The concept of recognizing Quebec as a distinct society is an idea that has been kicking around for some time, but just what does it mean and what are its broader implications? This paper will examine the origins of the term, what it means, and its historical context. It will then examine rival interpretations of federalism. The essay will conclude with an in-depth examination of the concept's involvement with the failed constitutional accords and the failed Quebec succession attempts.
The term "distinct society" was a political notion used during constitutional debates during the Meech Lake accord and the Charlottetown accord. Its meaning is somewhat vague and controversial. In essence, it refers to the uniqueness of Quebec, in particular the uniqueness of Quebec's language, laws and culture. Given Quebec's language, laws and culture, it's difficult to argue that Quebec isn't a unique province within Canada, but by making a constitutional amendment to recognize Quebec as such, the dynamics of federalism would be dramatically different. Canada would become an asymmetrical Federation.
The origin of Quebec's distinct laws goes back to the conquest of 1760. Following the victory of the British, Common law was established under the Royal Proclamation of 1763. Special provisions were granted to Quebec. The Quebec Act of 1774 allowed Quebec the free exercise of the Roman Catholic religion, including the right of the Church to collect tithes; recognized the seigneurial system; and established that civil suits would be tried under French civil law and criminal cases would be tried under British common law. In Addition the act provided for an appointed legislative council that would include both French- and English-speaking members. Over time, however, tensions built up between the French and the English in the colony. The British attempted to reduce tensions by dividing Quebec into the provinces of Upper and Lower Canada through the Constitutional Act of 1791. Under the terms of the Act, Upper Canada was given freehold land tenure and common law while in Lower Canada the seigneurial system and French civil law were retained and the Catholic Church also kept its status. Collectively, the Royal Proclamation as enforced by the colony's first British governors, the Quebec Act, and the Constitutional Act of 1791 can be said to have provided, in a formal sense, for the legal recognition of the distinctive nature of Quebec.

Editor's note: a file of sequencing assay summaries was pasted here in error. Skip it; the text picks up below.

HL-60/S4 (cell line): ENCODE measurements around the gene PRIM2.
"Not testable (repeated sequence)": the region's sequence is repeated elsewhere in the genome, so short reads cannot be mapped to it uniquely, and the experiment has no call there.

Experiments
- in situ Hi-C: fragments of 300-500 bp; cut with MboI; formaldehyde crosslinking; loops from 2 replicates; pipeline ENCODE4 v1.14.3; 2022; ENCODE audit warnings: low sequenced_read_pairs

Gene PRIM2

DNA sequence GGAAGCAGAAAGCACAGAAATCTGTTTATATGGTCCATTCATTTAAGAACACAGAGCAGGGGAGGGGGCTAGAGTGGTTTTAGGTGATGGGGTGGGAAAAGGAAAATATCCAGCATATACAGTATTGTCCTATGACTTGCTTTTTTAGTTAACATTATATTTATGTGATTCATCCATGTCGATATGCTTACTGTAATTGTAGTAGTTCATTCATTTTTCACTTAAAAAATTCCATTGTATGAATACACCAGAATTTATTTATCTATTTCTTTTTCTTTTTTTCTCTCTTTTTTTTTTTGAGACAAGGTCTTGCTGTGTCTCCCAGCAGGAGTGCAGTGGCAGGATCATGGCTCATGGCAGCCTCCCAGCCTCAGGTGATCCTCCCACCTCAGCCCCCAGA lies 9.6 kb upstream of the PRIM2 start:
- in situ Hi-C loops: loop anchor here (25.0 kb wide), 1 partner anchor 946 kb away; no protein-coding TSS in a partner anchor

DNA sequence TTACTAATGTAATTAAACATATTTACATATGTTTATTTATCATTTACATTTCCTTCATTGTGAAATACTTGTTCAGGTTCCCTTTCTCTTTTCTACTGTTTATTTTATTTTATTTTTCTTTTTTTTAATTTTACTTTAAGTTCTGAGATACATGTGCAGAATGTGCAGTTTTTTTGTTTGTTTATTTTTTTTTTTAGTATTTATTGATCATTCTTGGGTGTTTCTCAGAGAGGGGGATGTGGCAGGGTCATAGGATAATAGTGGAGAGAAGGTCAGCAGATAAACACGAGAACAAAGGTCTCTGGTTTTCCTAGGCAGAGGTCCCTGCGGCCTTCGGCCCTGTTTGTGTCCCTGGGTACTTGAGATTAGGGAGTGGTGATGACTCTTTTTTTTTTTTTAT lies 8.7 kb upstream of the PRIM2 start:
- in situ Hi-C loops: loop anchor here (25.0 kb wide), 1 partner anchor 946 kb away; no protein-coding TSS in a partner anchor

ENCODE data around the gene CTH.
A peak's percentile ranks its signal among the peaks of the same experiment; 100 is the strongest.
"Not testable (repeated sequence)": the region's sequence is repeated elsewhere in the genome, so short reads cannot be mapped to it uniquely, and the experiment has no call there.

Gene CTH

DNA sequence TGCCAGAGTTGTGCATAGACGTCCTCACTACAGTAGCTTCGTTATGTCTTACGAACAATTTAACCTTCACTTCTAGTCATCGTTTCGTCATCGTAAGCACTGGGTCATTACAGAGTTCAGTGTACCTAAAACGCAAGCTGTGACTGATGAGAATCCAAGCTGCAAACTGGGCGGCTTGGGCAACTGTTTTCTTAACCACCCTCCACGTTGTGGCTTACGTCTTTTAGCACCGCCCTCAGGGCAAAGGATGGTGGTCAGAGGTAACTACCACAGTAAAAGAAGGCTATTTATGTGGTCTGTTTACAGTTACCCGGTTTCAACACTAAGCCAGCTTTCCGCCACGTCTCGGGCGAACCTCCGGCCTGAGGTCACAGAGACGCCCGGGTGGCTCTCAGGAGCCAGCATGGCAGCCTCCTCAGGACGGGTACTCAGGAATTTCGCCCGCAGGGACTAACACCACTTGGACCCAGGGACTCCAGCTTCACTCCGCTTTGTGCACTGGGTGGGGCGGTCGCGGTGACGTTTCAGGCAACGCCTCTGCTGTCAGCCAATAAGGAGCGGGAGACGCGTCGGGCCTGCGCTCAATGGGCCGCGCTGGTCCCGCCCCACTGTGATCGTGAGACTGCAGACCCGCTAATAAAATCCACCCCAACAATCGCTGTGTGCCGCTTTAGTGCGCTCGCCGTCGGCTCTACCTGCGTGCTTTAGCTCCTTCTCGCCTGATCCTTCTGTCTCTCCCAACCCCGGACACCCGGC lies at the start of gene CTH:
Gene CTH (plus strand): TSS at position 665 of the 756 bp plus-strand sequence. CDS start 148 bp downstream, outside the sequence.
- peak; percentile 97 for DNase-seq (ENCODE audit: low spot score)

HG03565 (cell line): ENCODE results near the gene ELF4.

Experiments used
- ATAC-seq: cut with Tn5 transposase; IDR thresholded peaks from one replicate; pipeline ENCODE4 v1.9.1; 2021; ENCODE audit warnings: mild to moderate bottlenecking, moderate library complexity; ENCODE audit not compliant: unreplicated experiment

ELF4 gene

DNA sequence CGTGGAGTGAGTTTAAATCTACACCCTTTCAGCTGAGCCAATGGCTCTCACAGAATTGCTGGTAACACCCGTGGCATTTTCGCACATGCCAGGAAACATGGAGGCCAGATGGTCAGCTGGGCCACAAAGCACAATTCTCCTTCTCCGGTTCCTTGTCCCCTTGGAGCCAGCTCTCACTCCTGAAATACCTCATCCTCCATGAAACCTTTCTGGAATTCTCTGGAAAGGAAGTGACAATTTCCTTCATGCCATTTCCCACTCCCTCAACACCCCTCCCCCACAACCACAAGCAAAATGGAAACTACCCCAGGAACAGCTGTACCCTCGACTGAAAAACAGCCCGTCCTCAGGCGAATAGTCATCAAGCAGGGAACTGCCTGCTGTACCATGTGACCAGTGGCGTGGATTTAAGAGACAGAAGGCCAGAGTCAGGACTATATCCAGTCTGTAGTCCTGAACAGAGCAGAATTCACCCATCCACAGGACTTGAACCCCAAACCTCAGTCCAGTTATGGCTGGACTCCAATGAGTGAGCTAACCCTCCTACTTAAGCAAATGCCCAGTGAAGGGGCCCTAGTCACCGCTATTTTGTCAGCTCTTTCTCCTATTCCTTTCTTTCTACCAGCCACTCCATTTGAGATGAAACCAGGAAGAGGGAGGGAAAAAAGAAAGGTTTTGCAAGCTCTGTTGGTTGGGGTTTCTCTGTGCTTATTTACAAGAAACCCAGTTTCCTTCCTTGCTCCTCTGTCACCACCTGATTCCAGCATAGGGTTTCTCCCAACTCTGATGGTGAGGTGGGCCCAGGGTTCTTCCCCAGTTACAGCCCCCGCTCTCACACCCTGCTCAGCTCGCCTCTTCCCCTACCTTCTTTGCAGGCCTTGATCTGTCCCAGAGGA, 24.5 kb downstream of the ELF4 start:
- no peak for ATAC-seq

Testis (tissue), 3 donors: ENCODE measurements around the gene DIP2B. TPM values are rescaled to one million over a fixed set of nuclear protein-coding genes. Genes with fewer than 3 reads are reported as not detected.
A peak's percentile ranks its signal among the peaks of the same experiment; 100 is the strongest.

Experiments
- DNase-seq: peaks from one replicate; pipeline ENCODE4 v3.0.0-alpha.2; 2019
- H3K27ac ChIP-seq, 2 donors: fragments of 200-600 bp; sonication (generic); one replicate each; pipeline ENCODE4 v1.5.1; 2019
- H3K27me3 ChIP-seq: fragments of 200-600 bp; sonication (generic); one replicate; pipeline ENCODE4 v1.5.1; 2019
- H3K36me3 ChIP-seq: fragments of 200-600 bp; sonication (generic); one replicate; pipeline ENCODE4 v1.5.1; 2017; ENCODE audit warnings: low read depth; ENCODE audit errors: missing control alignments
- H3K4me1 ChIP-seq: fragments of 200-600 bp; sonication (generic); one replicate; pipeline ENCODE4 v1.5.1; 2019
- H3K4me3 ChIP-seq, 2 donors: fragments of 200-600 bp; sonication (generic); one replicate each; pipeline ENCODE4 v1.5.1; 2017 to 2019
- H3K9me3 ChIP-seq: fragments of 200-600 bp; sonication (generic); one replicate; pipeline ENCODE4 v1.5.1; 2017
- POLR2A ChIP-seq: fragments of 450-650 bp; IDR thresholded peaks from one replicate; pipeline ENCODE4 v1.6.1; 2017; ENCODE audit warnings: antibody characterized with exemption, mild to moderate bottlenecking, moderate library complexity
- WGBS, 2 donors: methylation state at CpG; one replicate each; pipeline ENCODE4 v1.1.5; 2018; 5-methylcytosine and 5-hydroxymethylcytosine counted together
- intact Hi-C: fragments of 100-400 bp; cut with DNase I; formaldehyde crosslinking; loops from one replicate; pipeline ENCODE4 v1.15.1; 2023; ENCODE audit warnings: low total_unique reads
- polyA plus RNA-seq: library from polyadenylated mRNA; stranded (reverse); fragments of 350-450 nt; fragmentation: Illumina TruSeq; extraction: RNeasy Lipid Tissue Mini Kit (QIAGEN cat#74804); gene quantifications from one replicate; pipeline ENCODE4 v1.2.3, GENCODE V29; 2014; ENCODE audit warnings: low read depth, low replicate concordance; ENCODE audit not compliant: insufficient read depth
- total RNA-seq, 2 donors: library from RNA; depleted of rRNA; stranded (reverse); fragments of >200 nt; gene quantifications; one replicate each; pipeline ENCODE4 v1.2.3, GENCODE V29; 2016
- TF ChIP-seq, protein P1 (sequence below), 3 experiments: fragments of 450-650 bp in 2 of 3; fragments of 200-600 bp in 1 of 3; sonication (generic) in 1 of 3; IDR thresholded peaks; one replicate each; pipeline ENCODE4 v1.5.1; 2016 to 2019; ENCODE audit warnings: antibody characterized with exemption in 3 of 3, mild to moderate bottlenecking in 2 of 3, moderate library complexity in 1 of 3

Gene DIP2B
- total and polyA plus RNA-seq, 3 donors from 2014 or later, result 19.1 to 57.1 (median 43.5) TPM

In 1982 Pierre Elliot Trudeau had initiated the Constitution Act 1982 (otherwise known as the Charter of Rights and Freedoms). The Constitution Act 1982 augmented the British North American Act 1867 and outlined the rights and freedoms of Canadians. The Constitution Act 1982 became the constitution of the land despite Quebec's rejection of the Act. The objective of Meech Lake was to incorporate Quebec into the constitution. In 1987, Prime Minister Brian Mulroney initiated an ambitious project of constitutional reform that would permit Quebec to sign the 1982 Constitution. Quebec Premier Robert Bourassa agreed to sign the constitution on the condition that the constitution be modified. 5 key modifications were identified. 1-The recognition of Quebec as a distinct Society
2-A commitment to Canada's bilingualism
3-Increased provincial powers with respect to immigration
4-Extension and regulation of the right for a reasonable financial compensation to any province that chooses to opt out of any future federal programs; and 5-Provincial input in appointing senators and Supreme Court judges.
Ultimately the accord failed to capture the endorsement from 2 provincial legislatures, Manitoba and Newfoundland and Meech Lake ultimately failed. The demise of Meech Lake was welcome outside of Quebec as the rest of Canada felt it granted Quebec "too much power". The fallout led to 3 French Speaking Conservative MPs (Lucien Bouchard, Gilbert Chartrand, and...